Homeschool Quick Takes

Homeschooling gives me the opportunity to spend a lot of time with my kids.

A lot.

Of time.

And since I know you were wondering, every moment is a blessing. No dreams of finishing a cup of tea before it’s cold or cooking food I don’t have to share or using the bathroom by myself here. No, sir. Every single moment. A gosh-darn blessing.

Homeschooling also gives me the chance to be present for even more of their learning process than I would be otherwise, which can be kind of fun. Or at least educational. Here are some of the recent fun things the kids and I have been learning together.

1. Vocabulary + History

My daughter and I studied the Thirty Years’ War this afternoon. We began with the Defenestration of Prague (and my daughter learned a new vocabulary word) and ended with the Peace of Westphalia (which I thought was a camper van). It’s surprisingly challenging to explain to an eight-year-old why people wage religious wars.

2. Woodworking.

I bought each of the kids two Red Toolbox kits (geared toward their respective ages and ability levels). My daughter made a Bug Barn nearly by herself (she needed some help holding pieces together while she screwed in the screws). She has a plant pot holder to make on another day.

My son’s two kits were for a candy maze and a catapult. He made the candy maze but insists on calling it a catapult. Neither of the kids like the jelly beans I got for in the candy maze, so we’re planning to convert it into either a pistachio maze or a peanut maze. In the meantime, my son is playing with the jelly beans in his toy garbage truck, and I look forward to scraping smashed jelly beans from the wood floors and the bottoms of our socks.

3. Phonics.

My four-year-old is enthusiastically making the connections necessary to join the wonderful world of independent readers. The past week or so, he’s entered a preschooler renaissance in which he’s left the incremental style of learning behind in favor of the “leaps and bounds” technique. I’m familiar with this ebb and flow with both of my kids. It’s like brain growth spurts.

What it means on a daily basis is that I spend a lot of time listening to my son sound out words he wants to write down. When he’s not sounding things out to write down, he’s quizzing me. Most of the time, it seems like he’s trying to make sure I have an adequate understanding of phonics myself, but other times, it’s not at all clear what he’s trying to discern from his questioning.

An example:

My son: “Mommy, what letter makes the ‘ffff’ sound?”

Me: “An F.”

My son: “NO! DON’T SAY IT!”

Me: “Oh. Sorry.”

My son: “Okay.” [takes a deep breath] “Mommy, what letter makes the ‘ffff’ sound?”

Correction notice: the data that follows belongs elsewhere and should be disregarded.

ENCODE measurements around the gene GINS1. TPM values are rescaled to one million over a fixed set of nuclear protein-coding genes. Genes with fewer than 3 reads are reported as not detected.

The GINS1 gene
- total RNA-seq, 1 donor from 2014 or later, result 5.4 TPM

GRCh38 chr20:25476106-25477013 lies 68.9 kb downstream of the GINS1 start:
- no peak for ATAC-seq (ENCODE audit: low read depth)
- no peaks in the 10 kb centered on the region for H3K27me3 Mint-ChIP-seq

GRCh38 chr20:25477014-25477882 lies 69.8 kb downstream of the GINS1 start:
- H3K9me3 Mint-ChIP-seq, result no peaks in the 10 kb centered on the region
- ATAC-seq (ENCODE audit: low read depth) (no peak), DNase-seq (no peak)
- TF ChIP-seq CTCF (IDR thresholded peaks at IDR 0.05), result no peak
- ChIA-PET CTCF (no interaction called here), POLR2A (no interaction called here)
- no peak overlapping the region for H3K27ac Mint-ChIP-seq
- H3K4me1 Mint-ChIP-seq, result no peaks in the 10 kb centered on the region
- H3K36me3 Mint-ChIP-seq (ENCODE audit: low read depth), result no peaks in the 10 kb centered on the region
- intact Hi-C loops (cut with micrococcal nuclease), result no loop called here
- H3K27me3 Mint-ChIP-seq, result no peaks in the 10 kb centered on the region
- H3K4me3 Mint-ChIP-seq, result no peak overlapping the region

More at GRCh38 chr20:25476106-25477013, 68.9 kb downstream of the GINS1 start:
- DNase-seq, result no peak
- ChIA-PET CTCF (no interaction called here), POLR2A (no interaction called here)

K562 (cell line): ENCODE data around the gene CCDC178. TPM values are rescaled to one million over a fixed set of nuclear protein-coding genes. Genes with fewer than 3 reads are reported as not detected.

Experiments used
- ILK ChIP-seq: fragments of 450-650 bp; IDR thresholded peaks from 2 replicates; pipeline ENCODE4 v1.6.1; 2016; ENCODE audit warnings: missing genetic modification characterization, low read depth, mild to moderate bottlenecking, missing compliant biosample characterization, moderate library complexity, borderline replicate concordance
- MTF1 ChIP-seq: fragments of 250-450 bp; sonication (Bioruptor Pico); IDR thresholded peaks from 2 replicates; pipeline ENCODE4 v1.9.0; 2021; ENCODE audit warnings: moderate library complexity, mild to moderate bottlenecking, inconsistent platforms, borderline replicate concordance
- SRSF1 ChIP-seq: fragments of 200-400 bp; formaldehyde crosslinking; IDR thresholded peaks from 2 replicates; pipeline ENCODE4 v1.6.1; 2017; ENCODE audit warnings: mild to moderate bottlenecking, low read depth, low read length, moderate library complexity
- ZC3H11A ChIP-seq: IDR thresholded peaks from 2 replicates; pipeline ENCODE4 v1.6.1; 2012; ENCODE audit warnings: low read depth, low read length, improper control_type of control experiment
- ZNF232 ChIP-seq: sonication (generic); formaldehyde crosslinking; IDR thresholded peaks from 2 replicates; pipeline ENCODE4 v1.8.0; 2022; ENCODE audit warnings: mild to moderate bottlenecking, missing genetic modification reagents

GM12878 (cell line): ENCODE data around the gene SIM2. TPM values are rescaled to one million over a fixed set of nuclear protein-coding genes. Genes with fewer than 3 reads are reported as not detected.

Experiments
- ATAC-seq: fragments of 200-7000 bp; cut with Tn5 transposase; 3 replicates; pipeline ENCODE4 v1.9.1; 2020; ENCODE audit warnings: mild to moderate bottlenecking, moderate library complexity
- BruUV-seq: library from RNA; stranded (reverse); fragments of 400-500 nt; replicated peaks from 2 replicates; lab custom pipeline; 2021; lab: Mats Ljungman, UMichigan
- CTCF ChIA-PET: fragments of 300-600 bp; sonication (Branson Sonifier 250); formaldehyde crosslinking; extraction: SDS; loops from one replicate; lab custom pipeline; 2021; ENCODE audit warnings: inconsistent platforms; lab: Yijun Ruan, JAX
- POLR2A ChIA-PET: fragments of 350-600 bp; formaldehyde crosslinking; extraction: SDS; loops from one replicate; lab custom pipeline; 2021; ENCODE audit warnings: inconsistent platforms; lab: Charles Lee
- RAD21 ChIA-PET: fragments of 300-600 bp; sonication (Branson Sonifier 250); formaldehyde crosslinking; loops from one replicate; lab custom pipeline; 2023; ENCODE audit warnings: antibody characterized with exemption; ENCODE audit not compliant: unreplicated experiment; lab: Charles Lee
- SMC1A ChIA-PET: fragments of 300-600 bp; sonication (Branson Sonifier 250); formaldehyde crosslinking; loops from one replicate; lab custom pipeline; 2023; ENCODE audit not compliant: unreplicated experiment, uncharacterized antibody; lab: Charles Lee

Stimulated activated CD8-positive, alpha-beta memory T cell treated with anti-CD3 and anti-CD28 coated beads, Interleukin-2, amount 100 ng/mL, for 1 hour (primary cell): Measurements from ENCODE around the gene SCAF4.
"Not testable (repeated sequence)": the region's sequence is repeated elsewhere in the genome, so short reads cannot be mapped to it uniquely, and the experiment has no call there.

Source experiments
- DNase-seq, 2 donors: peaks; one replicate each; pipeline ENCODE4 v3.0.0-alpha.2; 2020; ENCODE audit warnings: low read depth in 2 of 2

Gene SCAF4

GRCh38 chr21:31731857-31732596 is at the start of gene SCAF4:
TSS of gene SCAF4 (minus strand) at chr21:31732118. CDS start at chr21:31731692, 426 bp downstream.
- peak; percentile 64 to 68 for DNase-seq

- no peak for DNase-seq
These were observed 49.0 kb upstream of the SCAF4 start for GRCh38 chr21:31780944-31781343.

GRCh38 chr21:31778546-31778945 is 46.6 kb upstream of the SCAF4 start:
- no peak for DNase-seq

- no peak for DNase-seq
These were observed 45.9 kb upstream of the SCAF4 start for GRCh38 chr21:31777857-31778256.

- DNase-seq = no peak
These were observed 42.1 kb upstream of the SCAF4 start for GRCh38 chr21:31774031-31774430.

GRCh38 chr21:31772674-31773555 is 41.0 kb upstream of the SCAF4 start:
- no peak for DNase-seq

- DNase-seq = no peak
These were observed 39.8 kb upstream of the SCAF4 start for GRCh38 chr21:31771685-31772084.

I never did figure out the right answer.

4. Botany

On Friday we went to a homeschool nature class about birch trees. My daughter’s opinion of the class: “I like studying birch trees because they don’t run away.”

5. Dog Training

My daughter had a chance to walk our neighbor’s Pomeranian this morning. Her brother accompanied her as they walked the dog up to the top of our cul-de-sac and back. I was cleaning the toy room when they returned. As I hastily hid the toys I’d set aside to donate, I noticed that my daughter had been crying. My son spoke first.

“Sister wouldn’t let me hold the leash, Mommy! She said she’d let me but she didn’t.”

His sister piped up, “That’s because the dog was being a bad dog. He was leading, and he was supposed to let me lead.”

She then sought and obtained permission to spend some time on her favorite website, dogbreedinfo.com, so she could research dog training techniques. It sounds like she’s got some ideas, although she says the dog doesn’t have the right collar for what she wants to do. She has not yet asked me to buy our neighbor’s dog a collar so she can train him. I would be more willing to do that than to buy a dog of our own, but I’m not going to mention either option to her.

5 comments

  1. Ellery Davies · November 12, 2013

    I bet that your neighbor’s leash has a setting that locks it at any length. AFAIK, they all have a lock button. This way it won’t retract.

    Like

  2. Robbie K (@momma23monkeys) · November 12, 2013

    Sounds like your days are never dull.

    Like

    • CJ · November 12, 2013

      Exhausting? Yes. Dull? Never.

      Like

  3. Ellery Davies · November 11, 2013

    Ask your neighbor if a front-leading harness would help (walkyourdogwithlove -d0t- com). It allows humans who like to lead to gently and humanely redirect the dog (if they are so inclined). I would use one on my own Pom, but I don’t mind allowing him to lead me. This way he gets to choose the scout around for the scents that interest him.

    But I hope that you don’t use a choker-chain (the kind with inward bent teeth) on a darling little Pom. I am betting that your neighbor wants to avoid both chokers and shock-collars.

    Like

    • CJ · November 12, 2013

      I think a front-leading harness is on my daughter’s list (she mentioned a special harness), but she primarily wants a leash that doesn’t retract. She definitely doesn’t want chokers or shock collars. She would cry even harder if she thought she had caused pain to any animal, which is one of the many things I love about her.

      Like

Your turn! What's on your mind?

Fill in your details below or click an icon to log in:

WordPress.com Logo

You are commenting using your WordPress.com account. Log Out / Change )

Twitter picture

You are commenting using your Twitter account. Log Out / Change )

Facebook photo

You are commenting using your Facebook account. Log Out / Change )

Google+ photo

You are commenting using your Google+ account. Log Out / Change )

Connecting to %s